If the designated beneficiary is the surviving spouse, required minimum distributions need not commence before the year in which the deceased account holder would have attained age 701/2 had he or she lived until then.
The beneficiary designation should describe the person with sufficient clarity and certainty so that the insurer can easily identify the proper person, make payment, and obtain a valid release.
If a petitioner does not apply for the principal beneficiary, USCIS will not consider the associated derivative beneficiaries under the FWVP Program.
93-31, the IRS ruled that a separate share of a trust cannot qualify as a QSST if there is even a remote possibility that the trust corpus will be distributed during the current income beneficiary's lifetime to someone other than the current income beneficiary.
This includes the bank's agreement to issue the letter of credit, the terms of the letter of credit, the customer's obligation to reimburse the bank for payments made to the beneficiary upon the presentation of conforming documents, the bank's charges and commissions earned from issuing the letter of credit, and the collateral security for the customer's reimbursement obligation to the bank.
A support trust directs the trustee to apply the trust's income and/or principal as is necessary for the support of a beneficiary. The beneficiary of a support trust can compel the trustee to make a distribution of trust income or principal merely by demonstrating that the money is necessary for the beneficiary's support, maintenance, education or welfare, or whatever other standard is contained in the trust.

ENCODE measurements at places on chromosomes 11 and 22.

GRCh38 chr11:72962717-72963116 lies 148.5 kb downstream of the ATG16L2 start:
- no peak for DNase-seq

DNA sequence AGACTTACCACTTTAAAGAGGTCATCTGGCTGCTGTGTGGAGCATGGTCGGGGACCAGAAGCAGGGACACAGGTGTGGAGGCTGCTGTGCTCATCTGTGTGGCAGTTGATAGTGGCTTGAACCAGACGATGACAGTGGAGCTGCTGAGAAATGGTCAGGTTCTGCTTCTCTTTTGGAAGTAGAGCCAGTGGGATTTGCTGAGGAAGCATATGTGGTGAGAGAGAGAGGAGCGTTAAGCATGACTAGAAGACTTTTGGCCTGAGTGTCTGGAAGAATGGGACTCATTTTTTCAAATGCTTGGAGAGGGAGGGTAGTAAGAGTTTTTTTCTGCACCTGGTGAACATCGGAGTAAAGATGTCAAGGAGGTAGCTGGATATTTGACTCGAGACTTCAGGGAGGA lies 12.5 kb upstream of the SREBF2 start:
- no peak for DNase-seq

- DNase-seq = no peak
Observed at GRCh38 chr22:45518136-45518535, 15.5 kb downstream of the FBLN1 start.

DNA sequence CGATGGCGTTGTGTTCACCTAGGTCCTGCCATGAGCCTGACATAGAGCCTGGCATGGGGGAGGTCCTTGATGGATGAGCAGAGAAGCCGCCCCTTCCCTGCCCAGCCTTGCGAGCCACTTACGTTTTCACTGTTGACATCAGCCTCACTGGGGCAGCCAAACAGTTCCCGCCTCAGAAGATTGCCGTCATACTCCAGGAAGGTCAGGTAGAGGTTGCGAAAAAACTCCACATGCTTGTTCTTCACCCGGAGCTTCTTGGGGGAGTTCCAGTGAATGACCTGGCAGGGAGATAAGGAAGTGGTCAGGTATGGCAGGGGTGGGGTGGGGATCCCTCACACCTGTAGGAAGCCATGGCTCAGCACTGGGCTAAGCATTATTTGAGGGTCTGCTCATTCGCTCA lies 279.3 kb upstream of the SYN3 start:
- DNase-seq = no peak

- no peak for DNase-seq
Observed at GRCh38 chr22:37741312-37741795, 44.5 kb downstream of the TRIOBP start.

The individual beneficiaries may then take minimum distributions over the life expectancy of the oldest remaining beneficiary or over their individual life expectancies if the account is divided into separate accounts for each remaining individual beneficiary.
If you designate The VRG as a beneficiary of a will, pension plan, or life insurance policy, please use our full, legal name: The Vegetarian Resource Group, Inc.
If the IRA owner has begun to receive distributions and dies before the entire balance is distributed, the regulations require that the remaining balance must be distributed over the life expectancy of the beneficiary or the remaining life expectancy of the IRA owner, whichever is longer.
The qualified Medicare beneficiary and specified low-income Medicare beneficiary programs legislated in the 1990s created new ways for Medicare beneficiaries to qualify for Medicaid assistance.
Another element is assuring that a beneficiary's drug therapy be managed through an interdisciplinary approach to patient care, "incorporating the collaborative efforts of a patient's pharmacist, physician, nurses and other health-care professionals." The academy suggests that this be accomplished with the use of tools by managed health-care systems to improve the quality of care, quality of life and therapeutic out comes of individual patient populations, while conserving scarce health-care resources.
If the M+CO completely reverses its determination, the appeal is complete, the beneficiary or provider is notified, and the claim is paid or the service is authorized.